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Volume 34 (2006)
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The Future for our Past: Publication and Archaeology
Andy Chapman
[pp. 1- 4]

A late Iron Age settlement at Manor Farm, Newton Bromswold, Northamptonshire
Tim Upson-Smith
[pp. 5-18]
An archaeological evaluation comprising geophysical survey, fieldwalking, watching brief and excavation was carried out by Northamptonshire Archaeology during preliminary groundworks ahead of the Raunds to Newton Bromswold Anglian Water pipeline. This report covers the southern end of the pipeline from Chelveston to Newton Bromswold, where an excavation was carried out at Manor Farm on part of an Iron Age enclosure system previously identified through aerial photography and geophysical survey. The enclosures may be characterised as a farmstead that originated in the late Iron Age, the 1st century BC, and fell out of use in the early Roman period, the middle decades of the 1st century AD. The enclosure ditches and other features produced a small assemblage of late Iron Age and early Roman pottery and a single copper alloy brooch is dated to the first half of the 1st century AD. This enclosure provides an example of the early settlement of the boulder clay covered uplands. During the medieval period the site was under cultivation and truncated furrows of a field system overlaid the earlier archaeology.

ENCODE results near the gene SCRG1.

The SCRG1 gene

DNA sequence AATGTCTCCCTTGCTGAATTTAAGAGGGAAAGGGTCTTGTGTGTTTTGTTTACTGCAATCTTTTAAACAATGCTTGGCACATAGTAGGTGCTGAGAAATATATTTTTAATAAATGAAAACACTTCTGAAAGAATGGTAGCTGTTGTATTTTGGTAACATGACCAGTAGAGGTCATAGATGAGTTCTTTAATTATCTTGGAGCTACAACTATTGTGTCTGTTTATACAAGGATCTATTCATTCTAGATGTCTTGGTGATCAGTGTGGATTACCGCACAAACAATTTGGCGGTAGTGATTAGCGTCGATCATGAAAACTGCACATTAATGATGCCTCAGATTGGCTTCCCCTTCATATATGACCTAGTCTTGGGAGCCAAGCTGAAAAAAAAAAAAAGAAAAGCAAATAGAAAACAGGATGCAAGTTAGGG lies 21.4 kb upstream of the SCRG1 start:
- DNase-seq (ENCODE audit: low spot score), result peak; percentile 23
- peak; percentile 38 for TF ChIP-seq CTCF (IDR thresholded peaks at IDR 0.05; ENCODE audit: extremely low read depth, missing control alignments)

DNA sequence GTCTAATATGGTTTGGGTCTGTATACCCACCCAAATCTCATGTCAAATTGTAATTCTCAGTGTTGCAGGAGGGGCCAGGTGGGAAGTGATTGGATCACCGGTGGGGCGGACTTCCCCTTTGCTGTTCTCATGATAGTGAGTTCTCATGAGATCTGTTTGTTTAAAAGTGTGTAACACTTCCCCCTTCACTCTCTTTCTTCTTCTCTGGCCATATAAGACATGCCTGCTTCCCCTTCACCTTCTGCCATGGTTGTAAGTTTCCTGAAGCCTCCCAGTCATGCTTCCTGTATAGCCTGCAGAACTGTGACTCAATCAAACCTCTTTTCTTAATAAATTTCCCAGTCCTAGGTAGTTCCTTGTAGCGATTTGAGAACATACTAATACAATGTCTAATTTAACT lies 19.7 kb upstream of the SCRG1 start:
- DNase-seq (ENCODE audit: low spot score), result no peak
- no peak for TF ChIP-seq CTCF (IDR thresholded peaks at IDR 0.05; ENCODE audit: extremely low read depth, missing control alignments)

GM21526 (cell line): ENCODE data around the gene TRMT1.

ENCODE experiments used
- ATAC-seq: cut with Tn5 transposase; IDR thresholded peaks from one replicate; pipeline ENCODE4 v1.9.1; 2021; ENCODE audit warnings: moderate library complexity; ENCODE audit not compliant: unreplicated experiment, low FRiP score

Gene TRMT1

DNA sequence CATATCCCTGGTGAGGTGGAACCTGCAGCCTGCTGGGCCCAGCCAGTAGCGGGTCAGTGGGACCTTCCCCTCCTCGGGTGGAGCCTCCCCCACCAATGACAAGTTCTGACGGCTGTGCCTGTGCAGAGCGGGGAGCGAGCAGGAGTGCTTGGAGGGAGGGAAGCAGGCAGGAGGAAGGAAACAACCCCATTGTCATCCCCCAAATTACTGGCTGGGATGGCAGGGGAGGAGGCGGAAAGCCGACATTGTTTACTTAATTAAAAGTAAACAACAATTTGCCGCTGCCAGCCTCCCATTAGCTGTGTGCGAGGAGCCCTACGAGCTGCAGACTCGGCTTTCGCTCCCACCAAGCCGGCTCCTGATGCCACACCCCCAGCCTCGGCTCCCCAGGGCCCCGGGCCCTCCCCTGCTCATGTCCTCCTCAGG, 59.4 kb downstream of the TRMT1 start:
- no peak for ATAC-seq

Middle Iron Age and Late Iron Age/Early Roman enclosures at the former sports ground, Alma Road, Peterborough
Andrew Mudd and Tim Upson-Smith
[pp. 19-32]